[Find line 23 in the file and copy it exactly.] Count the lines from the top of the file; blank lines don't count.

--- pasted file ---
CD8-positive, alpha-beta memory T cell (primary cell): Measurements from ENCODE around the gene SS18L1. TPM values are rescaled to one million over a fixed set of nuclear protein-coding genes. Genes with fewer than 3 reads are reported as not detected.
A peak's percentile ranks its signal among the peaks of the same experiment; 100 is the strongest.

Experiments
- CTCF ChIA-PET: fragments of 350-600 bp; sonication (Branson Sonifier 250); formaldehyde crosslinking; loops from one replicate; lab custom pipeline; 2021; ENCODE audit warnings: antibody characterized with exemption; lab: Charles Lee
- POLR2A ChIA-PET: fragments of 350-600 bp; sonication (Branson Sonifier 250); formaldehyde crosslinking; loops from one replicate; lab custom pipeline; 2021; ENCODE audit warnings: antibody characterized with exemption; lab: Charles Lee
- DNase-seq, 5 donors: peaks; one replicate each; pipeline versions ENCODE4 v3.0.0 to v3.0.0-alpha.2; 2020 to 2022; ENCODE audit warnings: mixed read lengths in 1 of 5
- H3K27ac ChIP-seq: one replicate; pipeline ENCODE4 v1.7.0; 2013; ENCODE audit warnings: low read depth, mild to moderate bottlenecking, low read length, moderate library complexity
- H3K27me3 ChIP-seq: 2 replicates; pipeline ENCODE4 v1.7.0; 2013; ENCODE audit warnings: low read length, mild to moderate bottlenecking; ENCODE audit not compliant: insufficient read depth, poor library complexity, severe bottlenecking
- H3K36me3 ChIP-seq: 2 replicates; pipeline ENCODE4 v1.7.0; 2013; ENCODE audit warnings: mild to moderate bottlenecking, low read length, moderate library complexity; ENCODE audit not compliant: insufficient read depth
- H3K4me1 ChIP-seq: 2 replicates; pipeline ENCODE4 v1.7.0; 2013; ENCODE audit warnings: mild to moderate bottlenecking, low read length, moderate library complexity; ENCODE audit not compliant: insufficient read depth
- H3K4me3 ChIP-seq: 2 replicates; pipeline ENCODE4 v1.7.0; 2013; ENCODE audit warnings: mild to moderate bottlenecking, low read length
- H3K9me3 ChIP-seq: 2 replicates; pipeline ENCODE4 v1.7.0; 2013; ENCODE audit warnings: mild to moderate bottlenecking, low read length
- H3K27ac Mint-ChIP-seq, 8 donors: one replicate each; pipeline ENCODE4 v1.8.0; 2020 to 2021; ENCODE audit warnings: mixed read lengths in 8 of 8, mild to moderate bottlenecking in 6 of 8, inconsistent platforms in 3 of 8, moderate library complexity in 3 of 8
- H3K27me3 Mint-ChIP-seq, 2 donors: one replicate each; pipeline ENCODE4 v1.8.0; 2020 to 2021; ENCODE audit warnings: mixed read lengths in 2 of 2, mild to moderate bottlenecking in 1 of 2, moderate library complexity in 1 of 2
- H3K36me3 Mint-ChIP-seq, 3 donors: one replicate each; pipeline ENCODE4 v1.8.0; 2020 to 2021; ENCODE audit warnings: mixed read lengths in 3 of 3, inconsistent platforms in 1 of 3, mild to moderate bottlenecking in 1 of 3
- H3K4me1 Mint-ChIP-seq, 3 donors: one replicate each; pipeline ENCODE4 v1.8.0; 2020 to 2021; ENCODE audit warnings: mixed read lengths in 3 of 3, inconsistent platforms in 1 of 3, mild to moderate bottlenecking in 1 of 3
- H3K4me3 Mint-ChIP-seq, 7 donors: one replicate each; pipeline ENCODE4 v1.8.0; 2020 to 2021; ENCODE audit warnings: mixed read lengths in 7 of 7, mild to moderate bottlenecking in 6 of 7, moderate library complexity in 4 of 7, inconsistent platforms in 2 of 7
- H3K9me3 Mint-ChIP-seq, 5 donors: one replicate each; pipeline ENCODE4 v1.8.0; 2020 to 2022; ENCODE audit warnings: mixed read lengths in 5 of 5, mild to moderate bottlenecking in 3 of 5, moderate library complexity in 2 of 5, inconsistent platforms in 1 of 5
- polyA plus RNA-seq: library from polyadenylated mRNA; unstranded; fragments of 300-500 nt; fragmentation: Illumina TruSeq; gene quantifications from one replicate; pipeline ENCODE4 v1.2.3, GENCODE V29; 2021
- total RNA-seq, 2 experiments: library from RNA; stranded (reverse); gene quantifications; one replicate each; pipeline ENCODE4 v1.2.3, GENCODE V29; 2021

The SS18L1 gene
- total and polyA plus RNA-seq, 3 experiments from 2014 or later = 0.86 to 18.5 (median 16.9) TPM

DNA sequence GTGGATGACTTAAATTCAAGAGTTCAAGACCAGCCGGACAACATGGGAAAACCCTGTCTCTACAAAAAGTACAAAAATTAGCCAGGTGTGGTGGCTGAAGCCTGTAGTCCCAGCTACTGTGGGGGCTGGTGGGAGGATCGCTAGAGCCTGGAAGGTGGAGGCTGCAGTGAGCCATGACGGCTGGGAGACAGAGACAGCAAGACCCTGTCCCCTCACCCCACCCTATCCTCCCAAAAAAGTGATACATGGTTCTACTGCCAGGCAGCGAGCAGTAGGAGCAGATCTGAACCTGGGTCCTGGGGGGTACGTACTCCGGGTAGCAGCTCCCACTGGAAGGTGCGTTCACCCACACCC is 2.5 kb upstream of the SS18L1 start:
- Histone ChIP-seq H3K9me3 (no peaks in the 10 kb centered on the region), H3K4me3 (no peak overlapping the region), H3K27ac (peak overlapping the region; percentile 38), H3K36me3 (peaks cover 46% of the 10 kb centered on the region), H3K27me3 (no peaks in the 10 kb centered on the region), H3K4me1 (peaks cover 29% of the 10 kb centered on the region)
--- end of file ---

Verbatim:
DNA sequence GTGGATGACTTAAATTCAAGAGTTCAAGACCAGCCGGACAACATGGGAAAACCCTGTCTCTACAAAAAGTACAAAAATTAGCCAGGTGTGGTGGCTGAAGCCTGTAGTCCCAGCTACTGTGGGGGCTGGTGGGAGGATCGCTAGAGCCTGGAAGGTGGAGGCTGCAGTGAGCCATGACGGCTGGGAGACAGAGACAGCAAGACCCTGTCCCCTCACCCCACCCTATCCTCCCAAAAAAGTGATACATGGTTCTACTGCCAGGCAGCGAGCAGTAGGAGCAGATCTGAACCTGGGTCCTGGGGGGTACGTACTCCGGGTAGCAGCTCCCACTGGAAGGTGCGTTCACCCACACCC is 2.5 kb upstream of the SS18L1 start: